By David Brown, 1st Lt., Texas State Guard
It is the longest mission deployment in the 80-plus-year history of the Texas State Guard. And despite its critical, life-saving role, it may be one of the least well-known or understood.
Margaret Vaughan of Bronson, Texas, a Lt. Col. in the Texas State Guard, remembers the moment it started. It was March 17th, 2020. Covid-19 cases across the US had jumped past the 4,000 mark. Vaughan, a cattle rancher by trade, had been preparing for this moment for years: a long-duration deployment of Texas State Guard Forces not quite like any other before. On that day, the request came in for Vaughan to prepare for the coordination of statewide military assets in the fight against Covid-19. This would be a multi-front battle against a deadly and largely unknown viral adversary.
“We had to determine the base of operation, the mode of operation, what our tactics would be…,” Vaughan says. As Texas State Guard Engineer Units deployed to sites across the state to evaluate possible hospital overflow locations to treat the sick, Vaughan went into action coordinating with the Texas Department of Emergency Management, the Department of State Health Services, Texas Task Force One, specialists within the Texas Military Department (which includes the Texas State Guard, the Texas Army National Guard, and the Texas Air National Guard) and other state agencies to structure a central hub: a pandemic-focused State Operations Center (SOC).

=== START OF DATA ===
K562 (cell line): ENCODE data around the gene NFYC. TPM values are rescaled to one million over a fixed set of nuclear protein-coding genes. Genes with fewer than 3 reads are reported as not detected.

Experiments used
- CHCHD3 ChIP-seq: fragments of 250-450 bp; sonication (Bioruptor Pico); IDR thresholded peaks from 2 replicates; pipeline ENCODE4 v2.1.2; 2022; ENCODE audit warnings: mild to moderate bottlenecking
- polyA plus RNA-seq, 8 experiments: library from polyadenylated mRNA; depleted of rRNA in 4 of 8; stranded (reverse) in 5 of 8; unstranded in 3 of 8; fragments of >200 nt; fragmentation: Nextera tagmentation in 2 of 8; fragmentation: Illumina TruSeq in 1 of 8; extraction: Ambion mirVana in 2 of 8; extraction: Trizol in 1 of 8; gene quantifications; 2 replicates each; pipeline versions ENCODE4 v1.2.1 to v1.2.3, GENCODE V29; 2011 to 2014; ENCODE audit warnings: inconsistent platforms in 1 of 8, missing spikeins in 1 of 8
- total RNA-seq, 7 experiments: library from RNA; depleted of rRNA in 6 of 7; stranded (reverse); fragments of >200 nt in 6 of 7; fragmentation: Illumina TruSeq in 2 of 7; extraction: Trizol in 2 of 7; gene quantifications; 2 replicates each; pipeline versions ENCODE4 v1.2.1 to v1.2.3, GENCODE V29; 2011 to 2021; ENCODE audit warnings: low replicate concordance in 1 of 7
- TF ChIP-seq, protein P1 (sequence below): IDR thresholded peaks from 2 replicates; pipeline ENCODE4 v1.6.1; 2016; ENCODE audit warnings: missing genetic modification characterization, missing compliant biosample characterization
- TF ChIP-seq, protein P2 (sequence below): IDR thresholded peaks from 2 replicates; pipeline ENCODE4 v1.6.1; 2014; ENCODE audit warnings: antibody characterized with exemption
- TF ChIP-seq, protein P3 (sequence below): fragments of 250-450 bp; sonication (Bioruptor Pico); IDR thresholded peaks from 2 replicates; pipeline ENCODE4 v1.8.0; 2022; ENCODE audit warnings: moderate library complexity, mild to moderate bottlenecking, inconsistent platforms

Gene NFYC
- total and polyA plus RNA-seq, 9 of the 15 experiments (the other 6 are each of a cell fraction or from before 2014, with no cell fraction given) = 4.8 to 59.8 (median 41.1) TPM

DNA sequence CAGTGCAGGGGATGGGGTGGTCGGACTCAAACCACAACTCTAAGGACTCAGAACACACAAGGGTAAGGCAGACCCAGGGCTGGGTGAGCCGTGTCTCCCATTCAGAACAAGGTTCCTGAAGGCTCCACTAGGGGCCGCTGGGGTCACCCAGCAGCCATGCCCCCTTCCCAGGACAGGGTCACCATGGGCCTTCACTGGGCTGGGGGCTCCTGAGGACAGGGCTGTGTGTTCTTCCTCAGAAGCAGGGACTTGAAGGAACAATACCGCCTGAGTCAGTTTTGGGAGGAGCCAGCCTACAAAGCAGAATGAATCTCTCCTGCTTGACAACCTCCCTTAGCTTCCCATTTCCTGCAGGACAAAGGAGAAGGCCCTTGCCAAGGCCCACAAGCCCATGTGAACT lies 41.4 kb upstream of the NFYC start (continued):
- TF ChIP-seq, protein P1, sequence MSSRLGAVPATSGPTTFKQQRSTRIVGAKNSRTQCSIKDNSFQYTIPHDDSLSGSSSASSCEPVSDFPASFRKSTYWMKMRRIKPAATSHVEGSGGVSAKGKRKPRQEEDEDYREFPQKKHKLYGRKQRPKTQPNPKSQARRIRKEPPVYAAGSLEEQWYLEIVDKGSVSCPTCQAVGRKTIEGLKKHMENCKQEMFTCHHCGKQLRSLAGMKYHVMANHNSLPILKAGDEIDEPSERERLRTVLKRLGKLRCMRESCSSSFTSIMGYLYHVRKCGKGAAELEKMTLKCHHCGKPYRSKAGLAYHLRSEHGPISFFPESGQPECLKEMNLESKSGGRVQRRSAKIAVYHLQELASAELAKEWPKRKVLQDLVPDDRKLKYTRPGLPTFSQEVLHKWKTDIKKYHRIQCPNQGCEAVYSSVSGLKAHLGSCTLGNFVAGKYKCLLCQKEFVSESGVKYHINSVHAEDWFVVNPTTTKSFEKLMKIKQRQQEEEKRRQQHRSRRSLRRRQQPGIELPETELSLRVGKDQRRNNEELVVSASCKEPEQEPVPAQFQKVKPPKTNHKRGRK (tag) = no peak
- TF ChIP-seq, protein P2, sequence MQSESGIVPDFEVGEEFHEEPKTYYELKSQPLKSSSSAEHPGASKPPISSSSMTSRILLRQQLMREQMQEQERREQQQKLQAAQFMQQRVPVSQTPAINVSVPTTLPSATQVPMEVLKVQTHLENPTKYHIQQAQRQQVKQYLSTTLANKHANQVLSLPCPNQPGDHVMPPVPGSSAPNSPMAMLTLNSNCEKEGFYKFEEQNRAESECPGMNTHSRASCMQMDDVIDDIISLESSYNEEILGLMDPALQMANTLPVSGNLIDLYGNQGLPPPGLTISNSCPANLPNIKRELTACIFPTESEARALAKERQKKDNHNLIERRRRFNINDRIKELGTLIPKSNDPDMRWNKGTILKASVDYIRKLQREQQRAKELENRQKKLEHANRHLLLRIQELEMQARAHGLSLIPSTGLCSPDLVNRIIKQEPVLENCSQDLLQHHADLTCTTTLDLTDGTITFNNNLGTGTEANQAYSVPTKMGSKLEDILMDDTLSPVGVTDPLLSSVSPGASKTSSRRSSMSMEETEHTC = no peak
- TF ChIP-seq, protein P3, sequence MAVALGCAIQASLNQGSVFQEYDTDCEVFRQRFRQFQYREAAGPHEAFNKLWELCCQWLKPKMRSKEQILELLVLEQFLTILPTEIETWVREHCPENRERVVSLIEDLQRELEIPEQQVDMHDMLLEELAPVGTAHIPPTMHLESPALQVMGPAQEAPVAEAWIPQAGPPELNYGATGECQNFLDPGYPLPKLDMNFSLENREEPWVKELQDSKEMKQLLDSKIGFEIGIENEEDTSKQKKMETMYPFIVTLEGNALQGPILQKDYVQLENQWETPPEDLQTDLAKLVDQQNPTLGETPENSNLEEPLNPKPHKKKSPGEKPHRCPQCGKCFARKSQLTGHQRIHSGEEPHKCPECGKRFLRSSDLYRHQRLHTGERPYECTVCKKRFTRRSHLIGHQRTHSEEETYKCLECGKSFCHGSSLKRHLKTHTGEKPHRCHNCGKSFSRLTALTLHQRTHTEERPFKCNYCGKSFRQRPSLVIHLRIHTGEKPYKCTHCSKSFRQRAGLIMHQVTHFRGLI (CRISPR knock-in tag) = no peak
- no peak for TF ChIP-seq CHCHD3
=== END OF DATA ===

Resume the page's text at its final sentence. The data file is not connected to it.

Over the years, the Texas State Guard has been involved in hundreds of deployments of highly-trained mission-ready military forces in support of civil authorities during weather events like hurricanes and tornadoes, conducting search and rescue missions on land and water, setting up shelters, medical triage units, and more. But “this would be a novel mission for the Texas Military Department,” Vaughan says.
Novel, certainly. But a mission the Texas State Guard was prepared for.